owl in winter

owl in winter

Sunday, February 28, 2010

Reading and Writing

You know, it seems to me that suddenly, everybody wants to write a book. I hear it a lot these days. Someone will say, "If I had the time..." or, "I'm going to write a book when my kids are grown" or, "I could write that book better than that guy."

Well, then I ask, what do you read? Who do you read? At that point, it seems the would-be world famous novelist doesn't read. Doesn't have time or, just isn't much of a reader.
Sorry, that is not the way it works.

There are two requirements to being a writer. One is to write. A lot. Write a lot, at regular intervals, with no distractions.

The other requirement is to read. A lot. Regular intervals, no distractions.

The two requirements cannot be separated.

Every book, every author, brings a learning curve to your work. I like to read, simply because I like to read. I enjoy it. I make time for it. Granted, I could be "doing" something else but I choose to read. It's about the craft, sure, but it's also because I like it.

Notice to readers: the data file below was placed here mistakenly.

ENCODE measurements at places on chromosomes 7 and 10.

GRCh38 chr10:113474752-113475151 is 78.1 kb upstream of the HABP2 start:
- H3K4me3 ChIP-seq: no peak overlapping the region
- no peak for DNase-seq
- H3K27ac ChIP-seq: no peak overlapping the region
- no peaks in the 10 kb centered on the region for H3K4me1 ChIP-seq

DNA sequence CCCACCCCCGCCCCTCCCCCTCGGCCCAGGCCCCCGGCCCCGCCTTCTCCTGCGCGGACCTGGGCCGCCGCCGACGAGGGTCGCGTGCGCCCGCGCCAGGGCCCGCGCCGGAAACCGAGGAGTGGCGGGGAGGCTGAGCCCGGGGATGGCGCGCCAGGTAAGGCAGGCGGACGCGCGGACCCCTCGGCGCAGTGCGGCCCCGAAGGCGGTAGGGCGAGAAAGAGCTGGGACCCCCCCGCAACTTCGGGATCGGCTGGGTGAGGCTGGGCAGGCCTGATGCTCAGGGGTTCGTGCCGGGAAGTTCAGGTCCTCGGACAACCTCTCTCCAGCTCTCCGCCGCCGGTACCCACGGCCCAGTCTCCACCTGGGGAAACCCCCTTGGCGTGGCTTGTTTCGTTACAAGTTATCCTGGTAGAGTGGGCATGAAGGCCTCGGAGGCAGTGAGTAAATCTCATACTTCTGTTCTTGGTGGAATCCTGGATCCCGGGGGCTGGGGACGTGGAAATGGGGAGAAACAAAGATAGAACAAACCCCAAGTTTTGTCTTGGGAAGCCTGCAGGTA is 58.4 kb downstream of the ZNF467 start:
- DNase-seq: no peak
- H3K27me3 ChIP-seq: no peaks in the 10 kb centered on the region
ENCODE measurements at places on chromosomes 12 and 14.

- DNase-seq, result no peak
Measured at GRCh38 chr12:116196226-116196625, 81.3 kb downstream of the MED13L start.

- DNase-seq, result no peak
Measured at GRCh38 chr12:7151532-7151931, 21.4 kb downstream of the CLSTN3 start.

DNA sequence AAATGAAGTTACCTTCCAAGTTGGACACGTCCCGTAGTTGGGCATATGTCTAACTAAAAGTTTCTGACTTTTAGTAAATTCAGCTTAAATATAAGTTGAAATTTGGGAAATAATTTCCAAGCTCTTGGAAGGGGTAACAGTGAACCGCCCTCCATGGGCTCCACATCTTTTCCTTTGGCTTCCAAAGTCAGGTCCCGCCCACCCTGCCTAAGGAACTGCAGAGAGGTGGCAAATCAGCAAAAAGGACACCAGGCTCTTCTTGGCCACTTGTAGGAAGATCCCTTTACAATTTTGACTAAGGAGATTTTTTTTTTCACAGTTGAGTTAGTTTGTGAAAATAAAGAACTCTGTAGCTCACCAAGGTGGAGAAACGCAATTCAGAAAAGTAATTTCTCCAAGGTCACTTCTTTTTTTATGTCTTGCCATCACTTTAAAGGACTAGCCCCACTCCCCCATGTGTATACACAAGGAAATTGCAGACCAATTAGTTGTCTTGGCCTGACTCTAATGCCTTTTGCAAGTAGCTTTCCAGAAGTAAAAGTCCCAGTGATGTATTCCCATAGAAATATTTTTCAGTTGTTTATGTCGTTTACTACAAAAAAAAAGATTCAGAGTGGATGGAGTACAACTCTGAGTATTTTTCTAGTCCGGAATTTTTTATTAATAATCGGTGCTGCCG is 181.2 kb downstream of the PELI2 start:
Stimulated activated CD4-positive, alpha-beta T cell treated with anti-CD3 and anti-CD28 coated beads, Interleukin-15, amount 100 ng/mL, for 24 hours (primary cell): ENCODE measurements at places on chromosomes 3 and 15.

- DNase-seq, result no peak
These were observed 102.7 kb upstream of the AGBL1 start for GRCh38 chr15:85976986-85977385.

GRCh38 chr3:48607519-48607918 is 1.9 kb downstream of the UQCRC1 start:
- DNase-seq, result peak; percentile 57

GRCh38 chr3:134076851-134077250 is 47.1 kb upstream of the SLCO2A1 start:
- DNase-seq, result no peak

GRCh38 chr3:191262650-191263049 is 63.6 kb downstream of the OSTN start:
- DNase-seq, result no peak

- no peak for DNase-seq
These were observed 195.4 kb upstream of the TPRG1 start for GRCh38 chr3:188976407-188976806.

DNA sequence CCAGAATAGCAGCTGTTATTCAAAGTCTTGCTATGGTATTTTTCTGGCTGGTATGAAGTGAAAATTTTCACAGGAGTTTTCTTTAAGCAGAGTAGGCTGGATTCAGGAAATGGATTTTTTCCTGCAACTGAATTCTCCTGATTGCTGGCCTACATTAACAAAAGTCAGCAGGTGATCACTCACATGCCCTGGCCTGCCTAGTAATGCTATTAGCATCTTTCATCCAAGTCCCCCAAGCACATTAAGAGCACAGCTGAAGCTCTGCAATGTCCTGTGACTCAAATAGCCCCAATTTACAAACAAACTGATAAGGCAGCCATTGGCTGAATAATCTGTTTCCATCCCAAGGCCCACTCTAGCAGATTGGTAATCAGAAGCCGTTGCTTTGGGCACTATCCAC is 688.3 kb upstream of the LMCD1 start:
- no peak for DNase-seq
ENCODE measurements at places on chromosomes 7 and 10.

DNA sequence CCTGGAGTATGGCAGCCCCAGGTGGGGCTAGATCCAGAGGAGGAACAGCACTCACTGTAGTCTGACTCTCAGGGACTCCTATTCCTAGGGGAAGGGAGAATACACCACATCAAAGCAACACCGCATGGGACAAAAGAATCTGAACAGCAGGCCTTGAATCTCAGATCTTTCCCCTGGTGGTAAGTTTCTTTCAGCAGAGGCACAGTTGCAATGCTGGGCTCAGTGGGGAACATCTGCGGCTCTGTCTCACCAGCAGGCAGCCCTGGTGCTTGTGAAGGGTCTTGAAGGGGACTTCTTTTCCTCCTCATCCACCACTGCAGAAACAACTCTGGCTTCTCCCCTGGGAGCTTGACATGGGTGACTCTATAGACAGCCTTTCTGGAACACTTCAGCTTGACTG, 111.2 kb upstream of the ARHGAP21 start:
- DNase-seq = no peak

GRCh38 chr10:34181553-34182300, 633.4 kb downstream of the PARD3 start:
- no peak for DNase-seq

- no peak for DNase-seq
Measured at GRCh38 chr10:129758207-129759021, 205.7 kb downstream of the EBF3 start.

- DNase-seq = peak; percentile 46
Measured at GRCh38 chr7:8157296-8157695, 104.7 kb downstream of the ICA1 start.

As a writer, reading should be paramount to your craft. Reading teaches such things as character development, plot structure, narration, the telling of a good story. Without reading, how would you know good versus bad, interesting versus dull, pace versus stagnant? Reading shows you elements of your own work; what needs to be developed, what is needful and necessary and, on the other hand, what is not. Your work is in a constant state of refinement. Without reaching into other worlds, without that stretch, you could never know that.

What to read? It doesn't matter what you read so long as you do it. You may not like fiction as I do. Okay, then. Read non-fiction. Make time. Take a book to your next doctor appointment. Slow the pace down for one hour and read in the morning or in the evening. Read while you're sitting in the car line at school. I've even taken a paperback to a restaurant (I was eating alone) and read while waiting for my meal. Go to your library, make friends of the librarian. Check the Sunday paper best-seller list. Buy second hand books. Here's a thought - watch less television. Read instead. Do what you must but, do read.

You will truly, truly find reading will enrich your writing. It can't help itself.

Now, challenge yourself to read every day. Every day. Monitor yourself and, in a month or two months or six months, compare what you wrote today to what you will be writing that day. On that day, your mind will be so much more open and fresh. Your characters will be more full-bodied, as opposed to one-dimensional. You will understand more about plot and pace.

I guarantee it.

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